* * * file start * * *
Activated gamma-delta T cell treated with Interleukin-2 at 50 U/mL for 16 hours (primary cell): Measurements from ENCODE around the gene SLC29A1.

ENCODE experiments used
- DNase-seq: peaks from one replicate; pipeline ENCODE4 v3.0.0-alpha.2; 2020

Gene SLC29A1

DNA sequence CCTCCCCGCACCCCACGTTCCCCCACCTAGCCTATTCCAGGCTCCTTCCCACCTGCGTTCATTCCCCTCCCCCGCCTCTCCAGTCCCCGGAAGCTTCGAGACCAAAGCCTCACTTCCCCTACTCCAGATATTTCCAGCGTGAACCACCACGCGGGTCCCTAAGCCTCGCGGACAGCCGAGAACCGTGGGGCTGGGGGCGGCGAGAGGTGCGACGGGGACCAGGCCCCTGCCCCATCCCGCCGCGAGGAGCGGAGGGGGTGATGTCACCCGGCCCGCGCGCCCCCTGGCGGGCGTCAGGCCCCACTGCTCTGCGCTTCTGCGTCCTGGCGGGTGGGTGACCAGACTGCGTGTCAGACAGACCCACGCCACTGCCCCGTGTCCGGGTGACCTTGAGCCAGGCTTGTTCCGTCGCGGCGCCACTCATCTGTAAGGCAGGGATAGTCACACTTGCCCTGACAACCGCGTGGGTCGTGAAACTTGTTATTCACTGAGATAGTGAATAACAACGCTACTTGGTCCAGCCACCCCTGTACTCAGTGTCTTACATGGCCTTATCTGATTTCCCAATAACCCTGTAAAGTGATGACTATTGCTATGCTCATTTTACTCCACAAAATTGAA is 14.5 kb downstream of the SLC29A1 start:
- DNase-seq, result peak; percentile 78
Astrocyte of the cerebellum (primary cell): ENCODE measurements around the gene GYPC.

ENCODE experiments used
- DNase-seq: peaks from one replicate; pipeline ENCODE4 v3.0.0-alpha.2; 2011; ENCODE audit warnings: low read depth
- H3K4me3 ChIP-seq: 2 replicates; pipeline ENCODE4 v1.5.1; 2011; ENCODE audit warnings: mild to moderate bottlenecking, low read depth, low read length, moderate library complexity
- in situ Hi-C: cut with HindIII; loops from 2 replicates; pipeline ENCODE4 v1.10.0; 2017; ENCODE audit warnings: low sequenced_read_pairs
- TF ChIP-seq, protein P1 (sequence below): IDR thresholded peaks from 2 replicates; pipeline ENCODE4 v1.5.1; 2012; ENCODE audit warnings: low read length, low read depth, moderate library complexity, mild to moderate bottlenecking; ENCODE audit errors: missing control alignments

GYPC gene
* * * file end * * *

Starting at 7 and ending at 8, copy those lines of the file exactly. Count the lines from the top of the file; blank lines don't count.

Astrocyte of the cerebellum (primary cell): ENCODE measurements around the gene GYPC.

ENCODE experiments used